Inclusive Community Development Awards: The CDICD webpage also includes Inclusive Community Development Awards to spotlight those doing particularly well in this space and to inspire others.
ON THE GROUND
In 2021, the LEAD Center initiated three pilots using the CRA as a starting point. These pilots, based in Albany, New York; Broward County, Florida; and Kalamazoo, Michigan, create partnerships with banks to develop financial education and financial industry career pathways services in the workforce system, focusing on LMI individuals from traditionally underserved communities. These pilots adopt best practices for Diversity, Equity, Inclusion, and Accessibility (DEIA) to connect diverse communities, including people with disabilities, to financial empowerment resources and career pathways with living wages.
These three pilots, highlighted below, successfully weave together a team of banks and financial institutions, organizations serving communities of color, and the workforce system (e.g., American Job Centers, Workforce Development Boards). While banks stand to gain CRA credits, individuals stand to gain skills support and new livelihood options. These pilots focus on the idea that banks can open doors to financial services careers in partnership with the workforce system their funding supports. The pilot leadership teams work with bank staff to structure customized career pathways for jobseekers in the community who are interested in working at local banks. For instance, career pathways are created for people to set their sights on an analyst position and steadily move up the career ladder from entry-level positions with less pay, benefits, and flexibility. Both banks and LMI individuals have benefited as a result.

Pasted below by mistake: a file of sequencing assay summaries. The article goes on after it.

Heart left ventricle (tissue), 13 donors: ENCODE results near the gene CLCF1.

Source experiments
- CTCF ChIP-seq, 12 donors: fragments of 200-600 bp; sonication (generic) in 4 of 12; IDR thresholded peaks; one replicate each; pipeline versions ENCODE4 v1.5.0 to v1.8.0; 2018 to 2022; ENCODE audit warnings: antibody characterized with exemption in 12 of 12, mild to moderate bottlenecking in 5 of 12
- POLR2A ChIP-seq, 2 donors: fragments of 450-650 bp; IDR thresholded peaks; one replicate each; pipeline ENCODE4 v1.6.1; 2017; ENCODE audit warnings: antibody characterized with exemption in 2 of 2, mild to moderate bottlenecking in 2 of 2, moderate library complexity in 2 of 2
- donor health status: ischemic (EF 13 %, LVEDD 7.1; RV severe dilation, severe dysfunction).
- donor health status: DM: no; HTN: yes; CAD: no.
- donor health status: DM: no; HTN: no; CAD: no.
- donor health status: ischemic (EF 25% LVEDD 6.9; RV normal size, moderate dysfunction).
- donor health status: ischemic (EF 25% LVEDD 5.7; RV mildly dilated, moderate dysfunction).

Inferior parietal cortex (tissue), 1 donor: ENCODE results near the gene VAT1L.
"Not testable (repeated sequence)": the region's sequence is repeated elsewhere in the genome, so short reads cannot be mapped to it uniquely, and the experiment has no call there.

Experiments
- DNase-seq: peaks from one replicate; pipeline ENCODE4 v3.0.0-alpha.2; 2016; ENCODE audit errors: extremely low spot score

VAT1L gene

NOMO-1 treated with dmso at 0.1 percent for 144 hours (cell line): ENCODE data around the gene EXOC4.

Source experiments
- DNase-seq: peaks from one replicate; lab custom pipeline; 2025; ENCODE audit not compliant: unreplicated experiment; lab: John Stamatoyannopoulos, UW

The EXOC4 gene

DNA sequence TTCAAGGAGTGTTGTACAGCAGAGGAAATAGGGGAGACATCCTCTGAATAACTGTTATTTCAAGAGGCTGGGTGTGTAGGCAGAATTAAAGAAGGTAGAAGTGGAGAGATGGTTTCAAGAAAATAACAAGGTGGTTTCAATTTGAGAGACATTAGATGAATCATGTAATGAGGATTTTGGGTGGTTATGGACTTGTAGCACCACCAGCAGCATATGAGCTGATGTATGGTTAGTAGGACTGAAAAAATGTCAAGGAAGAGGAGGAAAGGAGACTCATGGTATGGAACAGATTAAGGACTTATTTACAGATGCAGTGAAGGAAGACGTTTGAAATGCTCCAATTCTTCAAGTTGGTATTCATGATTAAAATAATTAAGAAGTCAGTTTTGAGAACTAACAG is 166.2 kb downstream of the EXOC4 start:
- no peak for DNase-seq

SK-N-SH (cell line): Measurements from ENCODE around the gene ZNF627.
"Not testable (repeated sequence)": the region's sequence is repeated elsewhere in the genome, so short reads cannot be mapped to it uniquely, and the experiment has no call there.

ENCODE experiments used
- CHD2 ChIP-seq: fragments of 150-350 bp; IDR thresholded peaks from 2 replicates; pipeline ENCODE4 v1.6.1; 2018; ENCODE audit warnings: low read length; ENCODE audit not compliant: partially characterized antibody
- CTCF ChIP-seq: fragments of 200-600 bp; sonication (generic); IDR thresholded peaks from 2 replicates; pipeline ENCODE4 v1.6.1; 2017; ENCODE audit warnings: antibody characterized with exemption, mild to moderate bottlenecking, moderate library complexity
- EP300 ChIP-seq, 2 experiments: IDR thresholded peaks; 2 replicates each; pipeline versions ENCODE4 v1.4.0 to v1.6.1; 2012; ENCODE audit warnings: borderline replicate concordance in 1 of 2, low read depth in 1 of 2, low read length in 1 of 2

Success Stories: New York, Florida, Michigan